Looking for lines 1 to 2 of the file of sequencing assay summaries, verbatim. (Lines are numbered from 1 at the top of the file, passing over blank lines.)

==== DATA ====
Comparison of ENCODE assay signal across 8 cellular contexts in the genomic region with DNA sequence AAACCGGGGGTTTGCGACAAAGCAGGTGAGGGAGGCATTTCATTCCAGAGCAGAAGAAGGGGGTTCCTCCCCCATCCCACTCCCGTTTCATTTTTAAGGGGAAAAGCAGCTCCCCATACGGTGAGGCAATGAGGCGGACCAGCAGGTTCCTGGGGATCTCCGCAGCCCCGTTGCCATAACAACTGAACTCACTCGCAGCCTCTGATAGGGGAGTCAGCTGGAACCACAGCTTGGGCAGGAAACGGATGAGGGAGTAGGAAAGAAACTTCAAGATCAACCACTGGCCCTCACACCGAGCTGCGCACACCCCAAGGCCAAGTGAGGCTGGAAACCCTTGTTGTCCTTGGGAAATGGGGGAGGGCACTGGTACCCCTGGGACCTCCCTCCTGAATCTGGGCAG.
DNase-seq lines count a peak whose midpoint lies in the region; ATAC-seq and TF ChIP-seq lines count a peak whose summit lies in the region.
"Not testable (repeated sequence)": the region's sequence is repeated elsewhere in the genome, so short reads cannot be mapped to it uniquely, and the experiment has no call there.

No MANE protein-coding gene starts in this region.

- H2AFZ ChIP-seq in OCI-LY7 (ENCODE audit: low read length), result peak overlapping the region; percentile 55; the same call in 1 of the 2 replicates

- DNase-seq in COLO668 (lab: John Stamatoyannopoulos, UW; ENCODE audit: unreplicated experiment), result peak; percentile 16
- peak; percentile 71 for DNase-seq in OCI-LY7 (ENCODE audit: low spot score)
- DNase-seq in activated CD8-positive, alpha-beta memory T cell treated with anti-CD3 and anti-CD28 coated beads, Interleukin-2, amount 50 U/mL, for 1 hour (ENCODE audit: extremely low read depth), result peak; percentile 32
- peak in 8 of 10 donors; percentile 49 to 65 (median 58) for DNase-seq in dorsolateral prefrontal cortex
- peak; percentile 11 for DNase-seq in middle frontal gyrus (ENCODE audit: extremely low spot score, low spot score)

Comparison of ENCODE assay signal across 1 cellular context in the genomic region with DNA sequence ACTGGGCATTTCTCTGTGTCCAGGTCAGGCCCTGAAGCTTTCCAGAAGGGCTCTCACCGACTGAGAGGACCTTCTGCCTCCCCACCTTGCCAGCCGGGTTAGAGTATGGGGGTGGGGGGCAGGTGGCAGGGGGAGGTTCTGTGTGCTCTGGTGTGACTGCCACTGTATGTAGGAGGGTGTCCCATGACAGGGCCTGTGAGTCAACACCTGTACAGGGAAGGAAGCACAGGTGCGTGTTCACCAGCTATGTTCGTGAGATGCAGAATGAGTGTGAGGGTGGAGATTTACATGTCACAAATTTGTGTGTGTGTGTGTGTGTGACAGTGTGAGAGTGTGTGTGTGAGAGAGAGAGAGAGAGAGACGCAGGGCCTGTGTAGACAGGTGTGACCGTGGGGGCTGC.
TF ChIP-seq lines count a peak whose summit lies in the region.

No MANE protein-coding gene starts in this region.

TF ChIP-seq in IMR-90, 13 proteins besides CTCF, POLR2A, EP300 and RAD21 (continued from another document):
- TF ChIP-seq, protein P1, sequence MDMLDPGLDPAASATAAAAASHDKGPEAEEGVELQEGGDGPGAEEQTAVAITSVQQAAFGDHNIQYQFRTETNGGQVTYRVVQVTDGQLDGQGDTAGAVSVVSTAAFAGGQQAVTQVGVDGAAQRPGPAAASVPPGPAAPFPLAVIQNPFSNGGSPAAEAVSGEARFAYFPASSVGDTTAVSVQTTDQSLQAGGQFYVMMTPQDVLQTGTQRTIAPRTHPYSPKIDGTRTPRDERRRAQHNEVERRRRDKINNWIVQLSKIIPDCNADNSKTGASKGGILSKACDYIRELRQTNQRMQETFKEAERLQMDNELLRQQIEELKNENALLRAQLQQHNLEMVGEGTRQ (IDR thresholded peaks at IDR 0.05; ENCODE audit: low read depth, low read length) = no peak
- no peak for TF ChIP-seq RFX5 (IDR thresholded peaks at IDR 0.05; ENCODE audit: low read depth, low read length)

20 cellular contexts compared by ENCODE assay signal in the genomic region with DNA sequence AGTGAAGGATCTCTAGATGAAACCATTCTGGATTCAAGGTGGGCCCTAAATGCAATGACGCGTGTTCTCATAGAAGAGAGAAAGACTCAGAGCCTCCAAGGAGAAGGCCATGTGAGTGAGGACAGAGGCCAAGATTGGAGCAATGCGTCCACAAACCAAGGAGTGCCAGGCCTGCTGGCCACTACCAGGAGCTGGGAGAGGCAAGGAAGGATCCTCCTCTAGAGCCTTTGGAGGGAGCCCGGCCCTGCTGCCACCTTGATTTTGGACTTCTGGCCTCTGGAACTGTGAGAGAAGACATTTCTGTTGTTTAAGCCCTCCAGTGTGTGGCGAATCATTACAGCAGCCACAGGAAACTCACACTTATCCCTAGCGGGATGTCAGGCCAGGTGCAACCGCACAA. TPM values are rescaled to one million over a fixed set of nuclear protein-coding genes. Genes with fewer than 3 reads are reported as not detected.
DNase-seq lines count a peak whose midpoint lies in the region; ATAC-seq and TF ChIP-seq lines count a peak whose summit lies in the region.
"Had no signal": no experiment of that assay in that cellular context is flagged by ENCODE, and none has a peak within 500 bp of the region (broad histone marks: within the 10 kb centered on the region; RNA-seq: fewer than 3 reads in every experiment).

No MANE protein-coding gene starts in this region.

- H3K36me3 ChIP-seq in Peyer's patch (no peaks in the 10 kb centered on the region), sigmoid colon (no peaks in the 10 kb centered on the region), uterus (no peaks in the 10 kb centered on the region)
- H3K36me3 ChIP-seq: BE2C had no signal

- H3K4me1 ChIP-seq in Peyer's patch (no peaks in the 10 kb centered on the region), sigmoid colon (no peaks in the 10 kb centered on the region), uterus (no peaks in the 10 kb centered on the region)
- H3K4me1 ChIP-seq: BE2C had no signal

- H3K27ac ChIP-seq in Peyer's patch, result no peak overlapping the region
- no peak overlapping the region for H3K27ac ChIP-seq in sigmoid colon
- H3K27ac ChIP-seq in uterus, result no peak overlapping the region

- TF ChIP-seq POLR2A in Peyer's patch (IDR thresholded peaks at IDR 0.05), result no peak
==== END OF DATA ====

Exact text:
Comparison of ENCODE assay signal across 8 cellular contexts in the genomic region with DNA sequence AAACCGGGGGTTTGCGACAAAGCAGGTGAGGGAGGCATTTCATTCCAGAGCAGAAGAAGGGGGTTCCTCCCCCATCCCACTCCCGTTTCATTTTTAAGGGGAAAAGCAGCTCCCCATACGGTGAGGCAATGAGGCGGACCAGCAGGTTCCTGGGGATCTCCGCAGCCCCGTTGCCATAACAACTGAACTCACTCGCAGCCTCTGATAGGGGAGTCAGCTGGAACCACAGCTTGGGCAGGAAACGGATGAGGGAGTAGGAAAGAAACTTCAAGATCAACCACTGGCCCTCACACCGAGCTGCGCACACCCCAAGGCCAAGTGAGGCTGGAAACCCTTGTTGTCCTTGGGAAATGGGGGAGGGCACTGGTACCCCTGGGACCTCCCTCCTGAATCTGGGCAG.
DNase-seq lines count a peak whose midpoint lies in the region; ATAC-seq and TF ChIP-seq lines count a peak whose summit lies in the region.